• the ends 24 and 26 are widened.
  • the specimen shape is obtained by molding.
  • the embodiment of this invention illustrated in the drawings includes a supporting stand 27 having a fiat base 28 (Fig. 3).
  • the base 28 is supported by four adjustable legs 32.
  • a spirit level 34 is secured to the upper surface 29 of the base 28 to guide the leveling of surface 29.
  • a pair of identical rigid uprights 36 are fixedly secured to the base 28 normal to the surface thereof.
  • the rigidity of the uprights 36 is reinforced by a plate 37 afiixed to the uprights and to the base.
  • Each of the uprights is formed with equally spaced bores 38' at like distances from base surface 29.
  • a test jig support 38 is mounted on the uprights 36.
  • the test jig support comprises a flat plate 42 (Figs. 4 and 5). Opposed sections 38a of the plate 42 are removed to eliminate unnecessary weight.
  • a pair of opposite sides of the flat plate 42 are formed with identical tapped holes 44. The spacing between the tapped holes 44 correspond to the spacing between the bores 38 in the uprights.
  • a rectangular stud 46 is secured endwise to the center of the flat plate 42 by means of screws 48.
  • the test jig support 38 is secured in a selected position on the uprights 36 by means of machine screws 52 (Figs. 2 and 3) or other type screws such as thumb screws, in registration with selected bores 38 of the uprights and engaging the tapped holes 44 in the flat plate 42.
  • a gage support 54 is mounted between the top portions of the uprights 36.
  • the gage support 54 includes a rectangular carrier frame 56 (Fig. 6).
  • a pair of opposite sides 58 and 62 of the carrier frame are formed with identical tapped holes 64.
  • the spacing between the pairs of tapped holes 64 corresponds to the spacing between the bores 38' in the uprights 36.
  • the other two sides 66 and 68 of the carrier frame are formed with two pairs of aligned recesses 72.
  • a pair of smooth guide pins 74 are seated in the recesses 72.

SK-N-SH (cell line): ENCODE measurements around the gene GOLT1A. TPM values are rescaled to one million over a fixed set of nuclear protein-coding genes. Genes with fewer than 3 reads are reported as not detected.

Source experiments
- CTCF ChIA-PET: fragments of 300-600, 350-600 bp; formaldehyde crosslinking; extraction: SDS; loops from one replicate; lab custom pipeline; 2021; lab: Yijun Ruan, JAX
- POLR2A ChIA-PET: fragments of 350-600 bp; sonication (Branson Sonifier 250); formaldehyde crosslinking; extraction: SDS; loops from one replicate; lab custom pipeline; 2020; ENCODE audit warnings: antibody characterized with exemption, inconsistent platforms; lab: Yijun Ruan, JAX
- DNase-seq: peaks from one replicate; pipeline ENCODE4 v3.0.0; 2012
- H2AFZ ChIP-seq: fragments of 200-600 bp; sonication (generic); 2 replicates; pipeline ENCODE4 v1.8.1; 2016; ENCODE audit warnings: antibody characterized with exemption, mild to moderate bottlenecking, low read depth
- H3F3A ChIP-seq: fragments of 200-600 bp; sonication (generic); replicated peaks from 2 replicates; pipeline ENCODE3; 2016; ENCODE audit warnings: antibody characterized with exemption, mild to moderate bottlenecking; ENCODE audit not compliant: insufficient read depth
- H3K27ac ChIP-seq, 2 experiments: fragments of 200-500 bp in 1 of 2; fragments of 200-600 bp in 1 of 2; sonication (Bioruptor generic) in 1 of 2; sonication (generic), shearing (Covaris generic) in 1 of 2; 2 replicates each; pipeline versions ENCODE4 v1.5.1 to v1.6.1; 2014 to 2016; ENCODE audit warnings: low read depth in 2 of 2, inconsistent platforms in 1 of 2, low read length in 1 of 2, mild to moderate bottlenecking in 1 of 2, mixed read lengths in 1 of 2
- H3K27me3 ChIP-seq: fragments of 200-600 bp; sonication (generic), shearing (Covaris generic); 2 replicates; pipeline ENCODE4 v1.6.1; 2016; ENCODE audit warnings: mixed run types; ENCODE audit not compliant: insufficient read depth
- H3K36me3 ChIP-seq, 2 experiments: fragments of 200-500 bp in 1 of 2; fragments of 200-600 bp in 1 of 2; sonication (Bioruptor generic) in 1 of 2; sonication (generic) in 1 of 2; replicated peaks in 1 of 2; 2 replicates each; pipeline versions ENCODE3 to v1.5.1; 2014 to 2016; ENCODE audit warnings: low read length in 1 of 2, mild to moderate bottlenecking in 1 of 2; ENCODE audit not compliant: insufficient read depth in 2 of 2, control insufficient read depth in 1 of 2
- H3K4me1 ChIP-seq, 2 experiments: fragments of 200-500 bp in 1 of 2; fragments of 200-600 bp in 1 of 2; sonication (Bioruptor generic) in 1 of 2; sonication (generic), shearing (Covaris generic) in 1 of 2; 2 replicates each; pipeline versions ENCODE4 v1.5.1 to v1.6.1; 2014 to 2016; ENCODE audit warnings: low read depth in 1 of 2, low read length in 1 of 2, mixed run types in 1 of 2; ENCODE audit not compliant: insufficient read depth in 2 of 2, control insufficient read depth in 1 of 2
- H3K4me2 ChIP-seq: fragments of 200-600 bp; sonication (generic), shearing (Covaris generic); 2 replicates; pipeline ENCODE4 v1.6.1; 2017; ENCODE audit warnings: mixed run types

• the side 66 of the carrier frame is formed with a bore 7 6.
  • the side 68 of the carrier frame is formed with a recess 78 in axial alignment with the bore 76.
  • a carrier plate 82 (Figs. 7 and 8) is adapted to be assembled with the carrier frame.
  • the plate 82 is formed with four tapped bores 84.
  • a rectangular metal block 86 seated for rotation in the recess 78.
  • the screw threads engage the threaded bore 88.
  • the reduced end 96 between the threads and the finger grip 102 is rotatable in the bore 76 in the top side 66 of the carrier frame.
  • a top view of the subassembly of carrier frame 56, carrier plate 82, and adjusting screw 94 is shown in Fig. 10.
  • the subassembly of Fig. is mounted between the uprights 36 adjacent the upper ends thereof by means of machine screws 104 (Figs. 2 and 3) or other type screws such as thumb screws in registration with selected bores 38 of the uprights and in threaded engagement with the tapped holes 64 in the frame.
  • a gage support plate 106 (Fig. 3) seats against the carrier plate 82; the gage support plate is formed with four bores 108 for registration with the threaded bores 84 in the carrier plate 82.
  • a pair of metallic gage support members 110 are secured to the face of gage support plate 106 by any convenient means such as brazing, screws, pins or other; the gage support members are disposed in convergent relationship.
  • a rubber pad 112 is cemented to each of the facing surfaces of the gage support members 110.
  • the gage support plate 106 is formed with a bore 114 adjacent the outer side of each gage support member 110. The bores 114 are countersunk on the rear side of gage support plate 106.
  • a pair of flat head bolts 116 are seated in the bores 114 and are fixed therein by brazing.
  • a retaining strap 118 formed with either bores or slots is slidably engaged with the bolts 116.
  • Wing nuts 120 threadedly engage the bolts 116.
  • a force gage 122 (Fig. 2) seats against the rubber pads 112 andthe gage support plate 106; the force gage is secured by the retaining strap 118 and the Wing nuts 120.
  • a removable test jig 123 is mounted on the test jig support 38.
  • the test jig 123 includes a jig column 124 having calibration markings 125.